What the Holiday?

Imagine a huge box wrapped in colorful paper with your name on it. When you shake it, you can hear the clinking of the items inside. The suspense before opening the gift builds, and you cannot wait to rip the paper off of the present. But what could it be: that new shirt from the mall, the new iPhone? You rip off the paper. You eagerly peer inside, hoping that a present from your list will be waiting for you.

Unfortunately, it’s light bulbs. Yes, light bulbs were gifted during one of my family’s holiday gatherings by my grandmother, giving the gift exchange an unexpected twist.

Sometimes you open a gift only to be disappointed or shocked by its oddity. We have all received these unusual presents during the holiday season that go against our expectations, causing us to fake a smile and forcefully thank the gift-giver for their thought. As the holidays are fast-approaching, Dunbar students might be reflecting on the abnormal presents they have received in the past, hoping for more typical gifts this year. Senior Ashley Hardee is one of many affected by unique holiday gifts.

“One year, we found this ‘squirrel café’ in a magazine and my grandpa built us one during the holidays,” said Hardee. “It was two little chairs with a corn of cob in the middle that you set outside for squirrels to eat. It was hilarious.”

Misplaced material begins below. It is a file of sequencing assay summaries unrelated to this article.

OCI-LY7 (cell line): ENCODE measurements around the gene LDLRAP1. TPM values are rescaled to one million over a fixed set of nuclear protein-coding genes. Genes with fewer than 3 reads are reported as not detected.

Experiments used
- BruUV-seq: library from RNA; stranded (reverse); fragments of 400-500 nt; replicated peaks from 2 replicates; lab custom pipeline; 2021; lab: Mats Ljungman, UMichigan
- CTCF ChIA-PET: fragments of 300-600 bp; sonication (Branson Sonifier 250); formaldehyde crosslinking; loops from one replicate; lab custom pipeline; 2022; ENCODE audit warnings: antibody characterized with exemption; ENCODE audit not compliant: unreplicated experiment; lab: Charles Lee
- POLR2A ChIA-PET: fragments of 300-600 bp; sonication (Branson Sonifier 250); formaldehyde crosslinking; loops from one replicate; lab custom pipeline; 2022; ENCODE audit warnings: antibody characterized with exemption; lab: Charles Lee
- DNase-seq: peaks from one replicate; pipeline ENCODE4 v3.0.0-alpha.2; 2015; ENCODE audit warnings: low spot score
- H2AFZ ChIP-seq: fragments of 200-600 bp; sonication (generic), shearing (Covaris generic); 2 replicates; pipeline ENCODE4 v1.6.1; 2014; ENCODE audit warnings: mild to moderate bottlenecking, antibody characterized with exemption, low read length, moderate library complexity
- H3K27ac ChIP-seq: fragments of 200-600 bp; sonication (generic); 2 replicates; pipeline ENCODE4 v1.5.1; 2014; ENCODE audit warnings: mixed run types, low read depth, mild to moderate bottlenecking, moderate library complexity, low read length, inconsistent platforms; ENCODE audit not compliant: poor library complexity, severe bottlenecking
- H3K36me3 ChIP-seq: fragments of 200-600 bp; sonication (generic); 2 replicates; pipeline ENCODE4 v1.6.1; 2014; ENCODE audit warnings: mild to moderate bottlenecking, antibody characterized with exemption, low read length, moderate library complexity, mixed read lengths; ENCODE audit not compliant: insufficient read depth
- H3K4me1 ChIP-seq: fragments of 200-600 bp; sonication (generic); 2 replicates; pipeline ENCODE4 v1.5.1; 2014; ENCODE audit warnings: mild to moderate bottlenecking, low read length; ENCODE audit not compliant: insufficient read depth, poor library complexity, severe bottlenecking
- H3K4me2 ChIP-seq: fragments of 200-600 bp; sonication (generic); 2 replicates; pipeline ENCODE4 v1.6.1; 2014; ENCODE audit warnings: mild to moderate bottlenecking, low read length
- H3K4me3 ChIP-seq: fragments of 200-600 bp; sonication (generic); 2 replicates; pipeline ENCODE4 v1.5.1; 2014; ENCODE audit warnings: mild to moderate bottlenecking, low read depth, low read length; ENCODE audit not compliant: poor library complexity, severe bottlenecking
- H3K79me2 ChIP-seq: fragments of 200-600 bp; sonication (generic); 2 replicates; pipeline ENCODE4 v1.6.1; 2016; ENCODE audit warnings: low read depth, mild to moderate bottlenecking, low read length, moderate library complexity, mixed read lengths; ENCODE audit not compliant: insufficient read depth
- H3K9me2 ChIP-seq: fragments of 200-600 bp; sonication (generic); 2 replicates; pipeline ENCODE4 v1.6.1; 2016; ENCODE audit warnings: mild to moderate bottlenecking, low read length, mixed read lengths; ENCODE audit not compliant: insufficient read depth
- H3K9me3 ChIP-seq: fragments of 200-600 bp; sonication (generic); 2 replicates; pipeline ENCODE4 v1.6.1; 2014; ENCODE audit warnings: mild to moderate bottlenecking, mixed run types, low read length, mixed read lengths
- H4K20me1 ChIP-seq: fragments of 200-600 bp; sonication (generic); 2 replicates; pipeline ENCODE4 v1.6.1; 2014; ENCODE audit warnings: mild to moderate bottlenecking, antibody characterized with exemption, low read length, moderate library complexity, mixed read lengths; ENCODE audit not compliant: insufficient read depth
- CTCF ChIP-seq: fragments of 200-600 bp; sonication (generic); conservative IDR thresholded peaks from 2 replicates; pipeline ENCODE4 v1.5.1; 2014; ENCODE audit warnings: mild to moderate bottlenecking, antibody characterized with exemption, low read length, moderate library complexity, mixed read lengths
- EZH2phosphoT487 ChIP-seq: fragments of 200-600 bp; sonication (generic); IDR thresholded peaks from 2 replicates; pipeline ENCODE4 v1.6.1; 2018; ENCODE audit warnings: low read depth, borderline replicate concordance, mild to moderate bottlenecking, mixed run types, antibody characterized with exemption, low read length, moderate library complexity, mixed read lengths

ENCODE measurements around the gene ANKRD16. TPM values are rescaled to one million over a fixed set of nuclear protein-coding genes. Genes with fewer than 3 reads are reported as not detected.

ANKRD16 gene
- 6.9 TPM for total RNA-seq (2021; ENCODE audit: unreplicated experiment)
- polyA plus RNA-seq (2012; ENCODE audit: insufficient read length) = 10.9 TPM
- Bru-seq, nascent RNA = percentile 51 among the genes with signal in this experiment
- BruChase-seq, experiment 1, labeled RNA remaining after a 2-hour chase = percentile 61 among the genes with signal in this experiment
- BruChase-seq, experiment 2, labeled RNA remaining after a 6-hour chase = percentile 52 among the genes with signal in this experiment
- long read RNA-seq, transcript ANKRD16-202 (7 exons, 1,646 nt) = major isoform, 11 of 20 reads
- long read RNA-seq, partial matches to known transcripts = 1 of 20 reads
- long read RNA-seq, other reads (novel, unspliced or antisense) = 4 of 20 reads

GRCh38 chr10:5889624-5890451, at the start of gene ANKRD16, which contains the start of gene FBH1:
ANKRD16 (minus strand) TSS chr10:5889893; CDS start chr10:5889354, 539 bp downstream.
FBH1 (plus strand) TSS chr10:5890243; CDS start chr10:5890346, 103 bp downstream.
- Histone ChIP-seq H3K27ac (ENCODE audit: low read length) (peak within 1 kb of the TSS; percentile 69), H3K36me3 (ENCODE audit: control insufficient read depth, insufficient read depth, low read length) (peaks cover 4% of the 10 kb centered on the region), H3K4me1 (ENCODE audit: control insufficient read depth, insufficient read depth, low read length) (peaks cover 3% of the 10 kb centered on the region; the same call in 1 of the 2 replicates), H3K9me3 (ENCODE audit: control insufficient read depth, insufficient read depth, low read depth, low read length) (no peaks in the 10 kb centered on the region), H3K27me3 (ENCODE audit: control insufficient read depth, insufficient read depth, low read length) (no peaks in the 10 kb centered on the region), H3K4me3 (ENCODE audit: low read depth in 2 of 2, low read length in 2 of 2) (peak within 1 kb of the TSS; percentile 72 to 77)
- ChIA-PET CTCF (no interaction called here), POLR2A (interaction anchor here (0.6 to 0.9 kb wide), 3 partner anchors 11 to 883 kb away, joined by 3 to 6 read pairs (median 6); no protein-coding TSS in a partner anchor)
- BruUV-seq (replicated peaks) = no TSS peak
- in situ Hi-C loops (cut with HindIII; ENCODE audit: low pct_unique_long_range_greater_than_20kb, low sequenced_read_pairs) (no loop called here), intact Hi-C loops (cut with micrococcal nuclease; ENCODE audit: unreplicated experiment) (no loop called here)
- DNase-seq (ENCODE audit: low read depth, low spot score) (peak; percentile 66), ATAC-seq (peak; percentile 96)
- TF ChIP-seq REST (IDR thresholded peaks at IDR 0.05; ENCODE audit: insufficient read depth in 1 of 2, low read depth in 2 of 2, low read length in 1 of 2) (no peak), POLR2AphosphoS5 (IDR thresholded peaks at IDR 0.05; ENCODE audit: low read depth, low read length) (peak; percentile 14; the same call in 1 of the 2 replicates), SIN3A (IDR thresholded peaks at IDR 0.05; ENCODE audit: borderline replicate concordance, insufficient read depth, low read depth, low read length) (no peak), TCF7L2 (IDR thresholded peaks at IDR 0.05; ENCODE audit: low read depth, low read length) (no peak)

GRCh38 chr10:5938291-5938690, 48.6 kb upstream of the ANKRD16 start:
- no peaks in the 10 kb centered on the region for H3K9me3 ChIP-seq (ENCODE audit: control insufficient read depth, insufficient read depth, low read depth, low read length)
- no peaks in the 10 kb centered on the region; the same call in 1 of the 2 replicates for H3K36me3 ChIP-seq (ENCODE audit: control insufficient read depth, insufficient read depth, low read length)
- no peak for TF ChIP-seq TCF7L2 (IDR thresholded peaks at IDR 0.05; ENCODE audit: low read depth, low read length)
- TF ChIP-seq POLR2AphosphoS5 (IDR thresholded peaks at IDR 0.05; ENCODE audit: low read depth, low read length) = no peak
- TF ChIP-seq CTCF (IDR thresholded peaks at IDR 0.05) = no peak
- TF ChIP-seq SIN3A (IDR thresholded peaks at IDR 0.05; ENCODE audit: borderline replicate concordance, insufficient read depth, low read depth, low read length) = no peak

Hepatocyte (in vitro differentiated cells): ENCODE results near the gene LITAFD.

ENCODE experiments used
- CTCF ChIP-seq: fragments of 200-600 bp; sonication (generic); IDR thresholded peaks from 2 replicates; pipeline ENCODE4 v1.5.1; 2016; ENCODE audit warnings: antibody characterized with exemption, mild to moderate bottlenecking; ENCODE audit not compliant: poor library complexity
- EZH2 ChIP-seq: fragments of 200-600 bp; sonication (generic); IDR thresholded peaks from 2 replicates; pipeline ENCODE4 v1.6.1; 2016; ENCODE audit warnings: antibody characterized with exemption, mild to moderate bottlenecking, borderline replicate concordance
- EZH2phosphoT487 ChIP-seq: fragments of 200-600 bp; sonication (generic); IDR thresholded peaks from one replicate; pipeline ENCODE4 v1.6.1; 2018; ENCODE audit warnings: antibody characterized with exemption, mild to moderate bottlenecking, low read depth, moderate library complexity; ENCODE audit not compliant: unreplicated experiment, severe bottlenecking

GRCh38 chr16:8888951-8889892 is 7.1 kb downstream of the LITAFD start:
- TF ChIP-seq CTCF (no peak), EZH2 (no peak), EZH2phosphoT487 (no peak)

Some gifts are simply not age appropriate.

“My sister gave me a Dora the Explorer puppet one year,” said freshman Megan Pyle. “I was 10.”

Like Megan, I have experienced under-aged gift giving. When I was 13, my aunt and uncle gave me a children’s book. I faked a smile and thanked my family for the present. Despite being initially uncomfortable, it was hilarious nonetheless.

Gift-givers who are interested in giving an odd present, but do not know where to start, should use online resources. With the holidays quickly approaching, websites like Mandatory and Refinery 29 are producing weird gift guides for family members and friends.

Despite their unique qualities, quirky gifts may be more personal than typical items. Many of us may want to give an odd gift to one of our close friends or family members. For example, Hardee decided to give a unique holiday gift after receiving one of her own.

“Our friends at church loved the gift, so we built about 15 squirrel cafés for them during the holidays,” said Hardee.

Throughout the season, remember that these odd holiday presents are what make your experience unique. Years from now, you may not remember the time that you were given a t-shirt or opened up a PlayStation game, but you may be telling your children the story of how your grandma gave your aunt a set of light bulbs during the holidays.